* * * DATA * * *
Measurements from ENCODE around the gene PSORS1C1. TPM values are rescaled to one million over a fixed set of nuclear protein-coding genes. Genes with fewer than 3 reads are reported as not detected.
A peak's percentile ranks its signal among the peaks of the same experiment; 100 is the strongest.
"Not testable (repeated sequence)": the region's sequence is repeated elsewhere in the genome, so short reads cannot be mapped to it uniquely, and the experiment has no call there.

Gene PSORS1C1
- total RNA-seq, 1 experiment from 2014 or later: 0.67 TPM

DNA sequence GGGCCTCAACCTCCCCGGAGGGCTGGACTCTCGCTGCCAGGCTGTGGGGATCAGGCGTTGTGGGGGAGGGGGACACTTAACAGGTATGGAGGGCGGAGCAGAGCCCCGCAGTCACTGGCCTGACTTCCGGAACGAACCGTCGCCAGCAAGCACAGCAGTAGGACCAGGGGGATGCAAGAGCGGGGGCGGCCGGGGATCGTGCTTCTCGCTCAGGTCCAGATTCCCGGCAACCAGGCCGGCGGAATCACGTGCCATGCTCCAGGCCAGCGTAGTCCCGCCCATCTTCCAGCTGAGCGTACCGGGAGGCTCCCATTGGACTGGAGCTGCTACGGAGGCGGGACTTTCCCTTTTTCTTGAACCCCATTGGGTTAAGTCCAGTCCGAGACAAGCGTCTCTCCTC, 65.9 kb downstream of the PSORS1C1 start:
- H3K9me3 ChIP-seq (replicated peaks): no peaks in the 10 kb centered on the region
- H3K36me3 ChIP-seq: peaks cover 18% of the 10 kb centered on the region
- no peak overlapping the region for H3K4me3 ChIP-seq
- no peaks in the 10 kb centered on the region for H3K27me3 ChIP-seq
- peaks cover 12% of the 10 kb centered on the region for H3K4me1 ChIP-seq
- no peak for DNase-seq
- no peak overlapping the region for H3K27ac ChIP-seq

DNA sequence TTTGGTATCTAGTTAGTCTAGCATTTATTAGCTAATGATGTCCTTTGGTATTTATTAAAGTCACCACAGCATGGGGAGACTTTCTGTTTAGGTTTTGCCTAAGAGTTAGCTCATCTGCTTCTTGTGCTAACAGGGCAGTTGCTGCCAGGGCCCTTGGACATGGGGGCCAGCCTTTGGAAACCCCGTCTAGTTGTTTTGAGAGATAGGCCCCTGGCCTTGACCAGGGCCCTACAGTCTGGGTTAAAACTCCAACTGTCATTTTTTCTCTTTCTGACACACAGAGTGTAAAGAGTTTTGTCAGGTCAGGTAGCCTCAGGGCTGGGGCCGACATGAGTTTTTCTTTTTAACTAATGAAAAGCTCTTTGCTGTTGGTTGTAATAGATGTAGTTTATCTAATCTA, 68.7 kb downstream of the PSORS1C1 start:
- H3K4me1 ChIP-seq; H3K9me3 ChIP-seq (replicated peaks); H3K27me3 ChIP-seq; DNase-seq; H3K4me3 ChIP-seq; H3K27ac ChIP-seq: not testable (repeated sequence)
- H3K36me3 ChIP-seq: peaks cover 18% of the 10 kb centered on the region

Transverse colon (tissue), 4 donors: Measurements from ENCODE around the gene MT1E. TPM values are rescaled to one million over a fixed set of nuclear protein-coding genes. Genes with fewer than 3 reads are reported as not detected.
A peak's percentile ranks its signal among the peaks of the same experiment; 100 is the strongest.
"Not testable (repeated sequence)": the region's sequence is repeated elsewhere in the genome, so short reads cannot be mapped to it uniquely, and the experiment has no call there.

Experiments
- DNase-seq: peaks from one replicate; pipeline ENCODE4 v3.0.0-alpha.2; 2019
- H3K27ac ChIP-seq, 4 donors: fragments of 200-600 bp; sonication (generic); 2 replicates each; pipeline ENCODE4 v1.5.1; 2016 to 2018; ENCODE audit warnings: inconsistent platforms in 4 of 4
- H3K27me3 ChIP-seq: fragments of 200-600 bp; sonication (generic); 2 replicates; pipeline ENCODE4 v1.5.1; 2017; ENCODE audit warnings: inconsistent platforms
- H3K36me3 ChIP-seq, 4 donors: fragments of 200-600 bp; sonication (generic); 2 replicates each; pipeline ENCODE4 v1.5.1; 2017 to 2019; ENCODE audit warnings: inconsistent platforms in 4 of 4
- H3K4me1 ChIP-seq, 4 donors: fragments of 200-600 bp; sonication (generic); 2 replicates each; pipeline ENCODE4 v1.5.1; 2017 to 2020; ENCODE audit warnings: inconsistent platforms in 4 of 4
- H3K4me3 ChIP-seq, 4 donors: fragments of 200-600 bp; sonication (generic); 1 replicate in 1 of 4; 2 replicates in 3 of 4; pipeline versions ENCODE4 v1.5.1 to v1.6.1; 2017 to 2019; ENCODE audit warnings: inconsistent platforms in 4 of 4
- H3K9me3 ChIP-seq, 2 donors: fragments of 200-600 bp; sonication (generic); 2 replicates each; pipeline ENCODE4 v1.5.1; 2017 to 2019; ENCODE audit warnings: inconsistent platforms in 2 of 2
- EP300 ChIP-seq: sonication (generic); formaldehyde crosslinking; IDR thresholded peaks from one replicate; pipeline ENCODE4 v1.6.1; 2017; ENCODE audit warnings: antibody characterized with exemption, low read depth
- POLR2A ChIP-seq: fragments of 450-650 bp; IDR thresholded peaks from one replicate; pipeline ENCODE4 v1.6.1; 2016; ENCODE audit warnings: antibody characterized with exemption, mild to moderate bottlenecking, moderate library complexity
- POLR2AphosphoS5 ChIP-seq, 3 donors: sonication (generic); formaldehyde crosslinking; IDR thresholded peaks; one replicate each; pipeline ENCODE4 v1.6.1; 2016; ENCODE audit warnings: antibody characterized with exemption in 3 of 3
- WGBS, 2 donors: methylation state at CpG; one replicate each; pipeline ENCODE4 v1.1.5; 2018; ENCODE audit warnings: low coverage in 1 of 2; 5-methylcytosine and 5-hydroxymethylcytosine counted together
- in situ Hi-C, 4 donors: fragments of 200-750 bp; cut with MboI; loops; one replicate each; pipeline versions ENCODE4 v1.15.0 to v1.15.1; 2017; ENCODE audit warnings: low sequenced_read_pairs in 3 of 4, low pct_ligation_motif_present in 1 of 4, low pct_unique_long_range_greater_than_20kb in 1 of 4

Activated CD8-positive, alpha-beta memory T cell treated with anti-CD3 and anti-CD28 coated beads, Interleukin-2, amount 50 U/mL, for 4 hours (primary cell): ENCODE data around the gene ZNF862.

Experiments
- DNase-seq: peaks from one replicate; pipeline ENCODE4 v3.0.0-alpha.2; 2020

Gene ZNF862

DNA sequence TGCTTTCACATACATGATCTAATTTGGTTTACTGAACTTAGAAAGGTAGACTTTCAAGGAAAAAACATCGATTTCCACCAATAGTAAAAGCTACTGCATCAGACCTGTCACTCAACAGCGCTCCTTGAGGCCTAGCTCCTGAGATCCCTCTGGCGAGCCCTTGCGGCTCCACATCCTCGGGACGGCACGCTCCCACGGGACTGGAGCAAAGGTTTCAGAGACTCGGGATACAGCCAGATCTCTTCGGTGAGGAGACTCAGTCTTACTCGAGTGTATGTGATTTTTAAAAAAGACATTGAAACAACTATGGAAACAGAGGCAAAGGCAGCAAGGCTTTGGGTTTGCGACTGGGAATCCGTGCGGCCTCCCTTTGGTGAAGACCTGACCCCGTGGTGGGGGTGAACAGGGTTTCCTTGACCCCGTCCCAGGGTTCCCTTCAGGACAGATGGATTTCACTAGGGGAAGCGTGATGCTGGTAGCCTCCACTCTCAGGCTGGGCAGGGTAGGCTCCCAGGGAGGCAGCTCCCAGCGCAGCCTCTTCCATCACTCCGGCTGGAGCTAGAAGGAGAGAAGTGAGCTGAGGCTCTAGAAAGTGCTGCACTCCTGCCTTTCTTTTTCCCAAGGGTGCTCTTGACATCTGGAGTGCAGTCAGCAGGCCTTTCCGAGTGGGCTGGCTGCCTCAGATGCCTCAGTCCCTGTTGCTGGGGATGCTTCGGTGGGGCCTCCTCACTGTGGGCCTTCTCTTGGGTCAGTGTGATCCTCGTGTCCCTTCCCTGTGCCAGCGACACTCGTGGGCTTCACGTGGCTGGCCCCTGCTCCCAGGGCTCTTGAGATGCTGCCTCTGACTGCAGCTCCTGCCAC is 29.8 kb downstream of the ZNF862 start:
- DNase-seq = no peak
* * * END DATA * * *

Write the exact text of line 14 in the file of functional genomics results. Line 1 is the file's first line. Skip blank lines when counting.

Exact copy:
DNA sequence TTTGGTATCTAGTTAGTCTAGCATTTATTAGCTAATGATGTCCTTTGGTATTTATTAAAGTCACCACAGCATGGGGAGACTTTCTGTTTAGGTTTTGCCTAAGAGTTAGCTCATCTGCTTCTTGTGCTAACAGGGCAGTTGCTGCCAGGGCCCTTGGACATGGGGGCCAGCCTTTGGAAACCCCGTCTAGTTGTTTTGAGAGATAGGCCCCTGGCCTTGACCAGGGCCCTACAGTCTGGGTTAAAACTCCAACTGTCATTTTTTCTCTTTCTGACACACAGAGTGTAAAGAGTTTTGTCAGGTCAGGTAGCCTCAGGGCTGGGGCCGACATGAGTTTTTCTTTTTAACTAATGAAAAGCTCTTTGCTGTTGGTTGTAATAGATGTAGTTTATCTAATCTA, 68.7 kb downstream of the PSORS1C1 start: